Thursday, November 12, 2015

Impact of humans on landslides : 14th Mile landslides (Kalimpong) in 2002 and now (2015).

The 14th Mile landslides (top) or sinking zone is one of the oldest in Kalimpong and has been featured in this blog earlier
Placed above are 2 Google Earth images of the same landslide zone of 2002 and 2015.
Both are photos were taken in January and the areas numbered 1 and 2 show significant increase in human habitation in the intervening 13yr period between the two photos.
Site 3 shows the 14th Mile landslides which are much bigger in the 2015 image even though we have had deficient rainfall in Kalimpong for 3 consecutive years from 2013 ie we are seeing an increase in landslides even though there is a decrease in precipitation (rainfall data of this region for the last three years is documented month-wise elsewhere in this blog).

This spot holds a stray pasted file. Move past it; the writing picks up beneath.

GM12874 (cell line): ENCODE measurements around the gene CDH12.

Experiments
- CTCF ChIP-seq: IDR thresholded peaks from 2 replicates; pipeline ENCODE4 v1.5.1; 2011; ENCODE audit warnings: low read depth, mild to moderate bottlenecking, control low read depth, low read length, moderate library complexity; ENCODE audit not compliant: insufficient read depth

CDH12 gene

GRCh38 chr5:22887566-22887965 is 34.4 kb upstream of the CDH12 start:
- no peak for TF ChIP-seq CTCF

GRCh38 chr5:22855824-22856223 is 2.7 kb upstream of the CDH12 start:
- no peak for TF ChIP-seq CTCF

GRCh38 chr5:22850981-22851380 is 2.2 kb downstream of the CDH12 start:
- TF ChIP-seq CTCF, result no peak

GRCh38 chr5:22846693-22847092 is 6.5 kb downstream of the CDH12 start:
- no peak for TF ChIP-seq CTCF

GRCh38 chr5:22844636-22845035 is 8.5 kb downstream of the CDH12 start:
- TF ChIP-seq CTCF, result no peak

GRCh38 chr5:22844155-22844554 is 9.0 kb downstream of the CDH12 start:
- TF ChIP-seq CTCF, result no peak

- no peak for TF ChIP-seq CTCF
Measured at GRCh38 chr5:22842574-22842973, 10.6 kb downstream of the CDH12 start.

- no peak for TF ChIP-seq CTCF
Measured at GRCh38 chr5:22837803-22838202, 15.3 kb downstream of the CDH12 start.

Without being overly simplistic, as human activity grows along mountain crests, surface run-off of rain water from paved areas sharply increases the torrents of water charging the mountain streams or jhoras, leading to higher levels of erosion and landslides.
Increasingly, human activity is therefore emerging as a major cause of landslides in the mountains and is undoubtedly the main trigger for all fatal landslides that have taken place in Darjeeling-Sikkim in the recent past.
While it is well within our reach to control these actions and mitigate the landslides, neither the community nor the government (includes politicians) are bothered.

Praful Rao,
Dit Darjeeling

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